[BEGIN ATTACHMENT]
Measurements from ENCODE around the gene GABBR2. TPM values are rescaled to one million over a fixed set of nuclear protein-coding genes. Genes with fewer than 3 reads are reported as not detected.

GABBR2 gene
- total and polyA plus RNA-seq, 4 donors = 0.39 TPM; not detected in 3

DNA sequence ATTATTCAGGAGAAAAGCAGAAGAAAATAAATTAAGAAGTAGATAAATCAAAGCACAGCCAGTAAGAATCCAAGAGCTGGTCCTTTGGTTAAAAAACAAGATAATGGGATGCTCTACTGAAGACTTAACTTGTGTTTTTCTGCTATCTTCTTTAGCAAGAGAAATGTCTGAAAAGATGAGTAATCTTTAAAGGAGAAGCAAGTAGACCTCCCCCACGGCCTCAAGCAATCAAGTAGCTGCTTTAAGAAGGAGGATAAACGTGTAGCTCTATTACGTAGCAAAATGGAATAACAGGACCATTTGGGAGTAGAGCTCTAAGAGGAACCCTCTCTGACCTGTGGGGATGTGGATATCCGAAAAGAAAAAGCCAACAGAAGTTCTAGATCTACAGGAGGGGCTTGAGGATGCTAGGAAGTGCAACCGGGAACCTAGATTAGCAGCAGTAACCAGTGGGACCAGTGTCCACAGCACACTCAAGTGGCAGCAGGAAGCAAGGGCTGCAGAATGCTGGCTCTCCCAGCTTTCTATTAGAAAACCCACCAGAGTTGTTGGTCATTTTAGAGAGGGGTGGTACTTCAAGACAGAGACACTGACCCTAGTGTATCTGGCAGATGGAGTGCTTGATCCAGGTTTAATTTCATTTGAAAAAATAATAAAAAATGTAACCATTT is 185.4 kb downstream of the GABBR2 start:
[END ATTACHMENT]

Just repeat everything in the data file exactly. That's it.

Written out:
Measurements from ENCODE around the gene GABBR2. TPM values are rescaled to one million over a fixed set of nuclear protein-coding genes. Genes with fewer than 3 reads are reported as not detected.

GABBR2 gene
- total and polyA plus RNA-seq, 4 donors = 0.39 TPM; not detected in 3

DNA sequence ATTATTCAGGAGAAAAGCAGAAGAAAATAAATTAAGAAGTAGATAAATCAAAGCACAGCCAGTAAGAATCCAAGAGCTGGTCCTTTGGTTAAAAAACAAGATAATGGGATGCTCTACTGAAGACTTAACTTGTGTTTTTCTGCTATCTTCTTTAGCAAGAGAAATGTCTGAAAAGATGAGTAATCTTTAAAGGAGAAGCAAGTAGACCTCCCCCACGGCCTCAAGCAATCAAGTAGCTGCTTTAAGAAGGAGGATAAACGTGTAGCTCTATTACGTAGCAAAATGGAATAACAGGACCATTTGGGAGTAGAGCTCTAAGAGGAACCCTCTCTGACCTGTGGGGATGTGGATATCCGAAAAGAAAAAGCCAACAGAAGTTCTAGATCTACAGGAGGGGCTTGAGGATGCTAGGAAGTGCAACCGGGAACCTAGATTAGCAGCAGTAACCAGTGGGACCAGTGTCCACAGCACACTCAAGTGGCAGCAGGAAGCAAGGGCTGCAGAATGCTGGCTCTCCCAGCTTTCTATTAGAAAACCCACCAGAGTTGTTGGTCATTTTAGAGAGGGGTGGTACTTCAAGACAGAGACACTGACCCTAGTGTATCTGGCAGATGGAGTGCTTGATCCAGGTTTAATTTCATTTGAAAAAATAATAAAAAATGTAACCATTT is 185.4 kb downstream of the GABBR2 start: